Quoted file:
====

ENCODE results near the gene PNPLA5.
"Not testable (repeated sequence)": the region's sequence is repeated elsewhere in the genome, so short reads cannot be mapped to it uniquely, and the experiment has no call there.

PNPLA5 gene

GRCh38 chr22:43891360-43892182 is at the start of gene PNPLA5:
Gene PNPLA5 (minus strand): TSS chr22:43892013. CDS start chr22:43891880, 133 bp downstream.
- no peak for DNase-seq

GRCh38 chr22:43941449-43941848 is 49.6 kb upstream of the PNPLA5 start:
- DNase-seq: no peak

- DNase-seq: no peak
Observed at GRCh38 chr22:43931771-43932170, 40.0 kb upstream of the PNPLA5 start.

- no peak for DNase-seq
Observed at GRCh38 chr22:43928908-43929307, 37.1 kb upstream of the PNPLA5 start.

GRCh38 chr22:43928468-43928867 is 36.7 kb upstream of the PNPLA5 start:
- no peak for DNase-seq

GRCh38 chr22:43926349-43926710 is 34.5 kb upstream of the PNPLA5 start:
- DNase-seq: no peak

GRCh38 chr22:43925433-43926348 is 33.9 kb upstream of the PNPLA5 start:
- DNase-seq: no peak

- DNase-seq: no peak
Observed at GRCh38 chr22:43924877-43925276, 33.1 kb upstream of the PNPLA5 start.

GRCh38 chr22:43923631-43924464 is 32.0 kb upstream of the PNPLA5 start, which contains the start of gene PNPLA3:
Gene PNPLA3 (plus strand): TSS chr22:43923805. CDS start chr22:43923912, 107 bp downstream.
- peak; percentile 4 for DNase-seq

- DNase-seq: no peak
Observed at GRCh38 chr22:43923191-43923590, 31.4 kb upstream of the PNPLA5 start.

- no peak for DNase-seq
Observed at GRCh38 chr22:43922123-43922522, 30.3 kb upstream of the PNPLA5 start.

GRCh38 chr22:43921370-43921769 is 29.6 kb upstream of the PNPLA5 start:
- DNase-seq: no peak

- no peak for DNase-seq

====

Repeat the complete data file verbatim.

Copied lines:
ENCODE results near the gene PNPLA5.
"Not testable (repeated sequence)": the region's sequence is repeated elsewhere in the genome, so short reads cannot be mapped to it uniquely, and the experiment has no call there.

PNPLA5 gene

GRCh38 chr22:43891360-43892182 is at the start of gene PNPLA5:
Gene PNPLA5 (minus strand): TSS chr22:43892013. CDS start chr22:43891880, 133 bp downstream.
- no peak for DNase-seq

GRCh38 chr22:43941449-43941848 is 49.6 kb upstream of the PNPLA5 start:
- DNase-seq: no peak

- DNase-seq: no peak
Observed at GRCh38 chr22:43931771-43932170, 40.0 kb upstream of the PNPLA5 start.

- no peak for DNase-seq
Observed at GRCh38 chr22:43928908-43929307, 37.1 kb upstream of the PNPLA5 start.

GRCh38 chr22:43928468-43928867 is 36.7 kb upstream of the PNPLA5 start:
- no peak for DNase-seq

GRCh38 chr22:43926349-43926710 is 34.5 kb upstream of the PNPLA5 start:
- DNase-seq: no peak

GRCh38 chr22:43925433-43926348 is 33.9 kb upstream of the PNPLA5 start:
- DNase-seq: no peak

- DNase-seq: no peak
Observed at GRCh38 chr22:43924877-43925276, 33.1 kb upstream of the PNPLA5 start.

GRCh38 chr22:43923631-43924464 is 32.0 kb upstream of the PNPLA5 start, which contains the start of gene PNPLA3:
Gene PNPLA3 (plus strand): TSS chr22:43923805. CDS start chr22:43923912, 107 bp downstream.
- peak; percentile 4 for DNase-seq

- DNase-seq: no peak
Observed at GRCh38 chr22:43923191-43923590, 31.4 kb upstream of the PNPLA5 start.

- no peak for DNase-seq
Observed at GRCh38 chr22:43922123-43922522, 30.3 kb upstream of the PNPLA5 start.

GRCh38 chr22:43921370-43921769 is 29.6 kb upstream of the PNPLA5 start:
- DNase-seq: no peak

- no peak for DNase-seq